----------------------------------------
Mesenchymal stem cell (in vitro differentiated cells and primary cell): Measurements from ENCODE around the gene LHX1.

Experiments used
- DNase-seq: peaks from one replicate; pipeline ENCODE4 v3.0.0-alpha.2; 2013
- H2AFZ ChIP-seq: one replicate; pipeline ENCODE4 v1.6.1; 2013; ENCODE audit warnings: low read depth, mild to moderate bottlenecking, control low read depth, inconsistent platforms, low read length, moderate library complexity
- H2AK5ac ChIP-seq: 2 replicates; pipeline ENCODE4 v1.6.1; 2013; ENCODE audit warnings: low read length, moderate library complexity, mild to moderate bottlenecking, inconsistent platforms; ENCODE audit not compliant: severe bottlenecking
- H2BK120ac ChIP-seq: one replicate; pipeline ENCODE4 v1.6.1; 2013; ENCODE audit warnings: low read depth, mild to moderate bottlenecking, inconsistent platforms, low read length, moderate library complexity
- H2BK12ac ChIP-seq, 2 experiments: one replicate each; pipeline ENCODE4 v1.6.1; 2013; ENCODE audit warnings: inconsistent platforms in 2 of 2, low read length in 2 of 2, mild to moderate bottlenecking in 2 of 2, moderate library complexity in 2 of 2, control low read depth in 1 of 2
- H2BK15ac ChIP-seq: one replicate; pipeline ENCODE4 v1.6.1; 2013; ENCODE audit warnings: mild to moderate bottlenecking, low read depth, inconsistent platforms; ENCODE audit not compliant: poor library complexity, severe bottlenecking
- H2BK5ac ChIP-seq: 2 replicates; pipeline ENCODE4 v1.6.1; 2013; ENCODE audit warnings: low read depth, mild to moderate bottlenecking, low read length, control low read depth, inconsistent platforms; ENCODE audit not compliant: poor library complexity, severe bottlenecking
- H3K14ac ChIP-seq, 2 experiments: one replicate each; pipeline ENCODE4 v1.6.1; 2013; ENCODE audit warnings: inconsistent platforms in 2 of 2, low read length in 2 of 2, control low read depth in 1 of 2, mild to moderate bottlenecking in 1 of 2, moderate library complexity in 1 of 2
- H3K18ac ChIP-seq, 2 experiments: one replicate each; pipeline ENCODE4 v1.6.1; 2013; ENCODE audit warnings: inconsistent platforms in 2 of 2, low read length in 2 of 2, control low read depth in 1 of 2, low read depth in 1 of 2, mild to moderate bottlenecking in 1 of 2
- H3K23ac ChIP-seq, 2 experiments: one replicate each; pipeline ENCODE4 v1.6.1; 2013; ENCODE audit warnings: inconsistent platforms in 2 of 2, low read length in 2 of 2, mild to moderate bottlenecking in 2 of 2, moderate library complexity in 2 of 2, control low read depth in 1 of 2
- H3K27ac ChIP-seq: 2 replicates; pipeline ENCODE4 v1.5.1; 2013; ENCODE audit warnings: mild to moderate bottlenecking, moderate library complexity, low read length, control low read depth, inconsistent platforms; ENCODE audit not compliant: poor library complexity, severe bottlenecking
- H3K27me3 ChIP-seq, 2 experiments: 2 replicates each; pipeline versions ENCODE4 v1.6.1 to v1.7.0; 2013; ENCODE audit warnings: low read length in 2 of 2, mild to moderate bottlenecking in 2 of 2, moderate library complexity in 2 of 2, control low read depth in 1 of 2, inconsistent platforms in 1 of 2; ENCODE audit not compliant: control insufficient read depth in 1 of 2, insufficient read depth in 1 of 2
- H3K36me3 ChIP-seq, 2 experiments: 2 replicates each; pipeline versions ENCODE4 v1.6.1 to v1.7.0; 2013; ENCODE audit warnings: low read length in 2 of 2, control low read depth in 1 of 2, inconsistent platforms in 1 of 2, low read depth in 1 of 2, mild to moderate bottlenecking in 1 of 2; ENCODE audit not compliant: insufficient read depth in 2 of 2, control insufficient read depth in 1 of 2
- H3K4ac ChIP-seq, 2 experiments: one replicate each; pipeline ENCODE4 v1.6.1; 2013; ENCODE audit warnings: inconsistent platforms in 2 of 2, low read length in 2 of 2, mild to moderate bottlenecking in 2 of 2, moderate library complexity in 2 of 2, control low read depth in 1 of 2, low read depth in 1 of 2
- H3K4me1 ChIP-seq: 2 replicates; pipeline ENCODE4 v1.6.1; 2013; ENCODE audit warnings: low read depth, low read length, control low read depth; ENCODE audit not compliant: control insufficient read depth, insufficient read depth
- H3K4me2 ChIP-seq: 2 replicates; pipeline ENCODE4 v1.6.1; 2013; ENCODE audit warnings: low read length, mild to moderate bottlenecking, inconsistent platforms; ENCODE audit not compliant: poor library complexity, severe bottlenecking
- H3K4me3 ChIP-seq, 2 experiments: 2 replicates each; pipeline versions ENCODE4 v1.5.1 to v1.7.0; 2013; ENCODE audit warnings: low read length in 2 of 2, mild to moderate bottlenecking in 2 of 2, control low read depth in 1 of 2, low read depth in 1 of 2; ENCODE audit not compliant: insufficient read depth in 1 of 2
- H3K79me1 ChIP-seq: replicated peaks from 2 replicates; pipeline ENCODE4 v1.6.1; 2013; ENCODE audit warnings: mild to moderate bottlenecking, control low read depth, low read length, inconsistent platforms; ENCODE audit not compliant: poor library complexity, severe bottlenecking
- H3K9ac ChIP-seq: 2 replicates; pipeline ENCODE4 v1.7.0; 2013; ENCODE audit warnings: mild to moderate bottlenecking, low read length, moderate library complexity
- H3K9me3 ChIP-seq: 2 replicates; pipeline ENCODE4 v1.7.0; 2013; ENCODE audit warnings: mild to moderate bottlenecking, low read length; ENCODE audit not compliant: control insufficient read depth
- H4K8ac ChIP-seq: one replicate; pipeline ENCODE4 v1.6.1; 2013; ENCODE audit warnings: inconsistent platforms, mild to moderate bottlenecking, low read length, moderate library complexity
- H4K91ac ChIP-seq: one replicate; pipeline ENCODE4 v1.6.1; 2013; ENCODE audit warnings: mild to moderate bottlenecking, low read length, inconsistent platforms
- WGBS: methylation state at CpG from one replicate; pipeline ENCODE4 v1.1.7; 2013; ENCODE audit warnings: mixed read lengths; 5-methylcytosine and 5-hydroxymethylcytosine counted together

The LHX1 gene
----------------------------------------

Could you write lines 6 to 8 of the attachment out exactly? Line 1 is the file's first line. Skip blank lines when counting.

- H2BK120ac ChIP-seq: one replicate; pipeline ENCODE4 v1.6.1; 2013; ENCODE audit warnings: low read depth, mild to moderate bottlenecking, inconsistent platforms, low read length, moderate library complexity
- H2BK12ac ChIP-seq, 2 experiments: one replicate each; pipeline ENCODE4 v1.6.1; 2013; ENCODE audit warnings: inconsistent platforms in 2 of 2, low read length in 2 of 2, mild to moderate bottlenecking in 2 of 2, moderate library complexity in 2 of 2, control low read depth in 1 of 2
- H2BK15ac ChIP-seq: one replicate; pipeline ENCODE4 v1.6.1; 2013; ENCODE audit warnings: mild to moderate bottlenecking, low read depth, inconsistent platforms; ENCODE audit not compliant: poor library complexity, severe bottlenecking